HELL ON EARTH: The Great Dying
Volcanos almost wiped out life on Earth 250m years ago
Archaeologists looking at soil in China have seen traces of a time when the earth burned, sulphur filled the air and three quarters of living creatures died.
Investigating the biggest mass extinction in the earth's history - a team led by Shu-zhong Shen of Nanjing Institute of Geology and Palaeontology examined two dozen cross-sections of soil in southern China for traces of the catastrophe 252 million years ago.
Known as The Great Dying and occurring at the end of the Permian period, it happened well before dinosaurs arrived on earth and it took life on earth about five million years to recover.
The research published yesterday in Science gave further backing to the belief that this hell-on-earth scenario was caused by volcanos. Shen and his colleagues analysed the volcanic minerals in the soil and dated them using the decay of radioactive uranium to lead.
They estimated that volcanos, most likely in Siberia, erupted thousands of times a year for about 20,000 years to produce the toxic climate that killed off approximately three quarters of life on land and possibly 90 per cent of life in the sea.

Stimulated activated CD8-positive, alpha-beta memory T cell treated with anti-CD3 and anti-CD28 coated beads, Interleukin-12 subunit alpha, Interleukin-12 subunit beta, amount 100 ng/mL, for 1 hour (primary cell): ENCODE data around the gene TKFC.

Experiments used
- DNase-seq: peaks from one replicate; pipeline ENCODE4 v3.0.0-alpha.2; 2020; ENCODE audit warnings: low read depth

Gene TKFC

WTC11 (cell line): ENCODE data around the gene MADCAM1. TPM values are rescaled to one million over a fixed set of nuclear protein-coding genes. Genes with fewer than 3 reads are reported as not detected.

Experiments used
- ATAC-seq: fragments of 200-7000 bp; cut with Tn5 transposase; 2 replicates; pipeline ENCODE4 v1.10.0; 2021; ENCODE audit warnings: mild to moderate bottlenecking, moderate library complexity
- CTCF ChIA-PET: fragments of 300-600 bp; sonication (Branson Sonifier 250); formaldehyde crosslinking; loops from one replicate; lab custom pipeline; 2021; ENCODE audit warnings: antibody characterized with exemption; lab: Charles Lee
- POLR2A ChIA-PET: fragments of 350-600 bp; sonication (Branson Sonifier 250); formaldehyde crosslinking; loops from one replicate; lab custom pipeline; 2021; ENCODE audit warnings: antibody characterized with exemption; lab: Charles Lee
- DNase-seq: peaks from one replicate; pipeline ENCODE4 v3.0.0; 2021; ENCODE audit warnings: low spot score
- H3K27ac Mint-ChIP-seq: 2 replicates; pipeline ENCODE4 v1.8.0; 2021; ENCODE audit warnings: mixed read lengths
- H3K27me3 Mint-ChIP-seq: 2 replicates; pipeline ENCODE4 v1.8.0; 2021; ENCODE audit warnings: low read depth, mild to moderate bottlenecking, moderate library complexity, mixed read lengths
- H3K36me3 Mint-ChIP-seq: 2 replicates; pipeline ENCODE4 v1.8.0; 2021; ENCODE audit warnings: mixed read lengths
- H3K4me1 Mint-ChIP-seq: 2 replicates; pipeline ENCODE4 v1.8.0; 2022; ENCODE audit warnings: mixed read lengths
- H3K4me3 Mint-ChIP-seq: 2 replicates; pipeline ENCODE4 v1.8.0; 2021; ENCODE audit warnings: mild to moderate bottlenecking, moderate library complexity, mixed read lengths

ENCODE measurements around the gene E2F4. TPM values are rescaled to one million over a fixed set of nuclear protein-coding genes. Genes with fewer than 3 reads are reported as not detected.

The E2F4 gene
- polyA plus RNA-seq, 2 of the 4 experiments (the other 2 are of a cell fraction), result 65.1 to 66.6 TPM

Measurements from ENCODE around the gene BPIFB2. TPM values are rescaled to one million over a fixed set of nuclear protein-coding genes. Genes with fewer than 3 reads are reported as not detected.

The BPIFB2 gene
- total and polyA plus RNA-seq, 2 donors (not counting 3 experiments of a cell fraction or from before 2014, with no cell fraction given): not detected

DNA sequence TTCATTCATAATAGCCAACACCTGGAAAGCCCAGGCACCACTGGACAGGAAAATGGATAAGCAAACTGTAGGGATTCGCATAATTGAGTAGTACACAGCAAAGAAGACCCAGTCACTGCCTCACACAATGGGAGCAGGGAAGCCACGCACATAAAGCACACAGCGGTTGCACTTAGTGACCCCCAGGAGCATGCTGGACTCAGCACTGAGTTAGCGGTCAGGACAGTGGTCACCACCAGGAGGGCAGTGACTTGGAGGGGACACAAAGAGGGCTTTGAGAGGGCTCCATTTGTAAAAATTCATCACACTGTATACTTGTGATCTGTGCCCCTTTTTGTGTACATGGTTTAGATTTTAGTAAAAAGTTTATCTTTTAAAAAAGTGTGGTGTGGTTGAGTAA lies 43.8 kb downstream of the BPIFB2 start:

"What's striking is how fast the extinction was," says Douglas Erwin of the Smithsonian National Museum of Natural History in Washington, D.C., a co-author of the paper. The event had been seen as lasting half a million years, but the new dating limits it to no more than 200,000 years and quite possibly less than 100,000 years, Erwin says. "We're paleontologists studying events 250 million years ago," he adds, so "a hundred thousand years sounds like overnight to us".
The combination of methane, carbon dioxide and an acid-generating sulphur was enough to create the biggest and worst of the five great mass extinctions to occur on the planet. The Great Dying was only one to kill hardy insects as well as more delicate life-forms.
The first humans are estimated to have emerged 200,000 years ago; proto-primates emerged about 65 million years ago. ®
Research reported in Science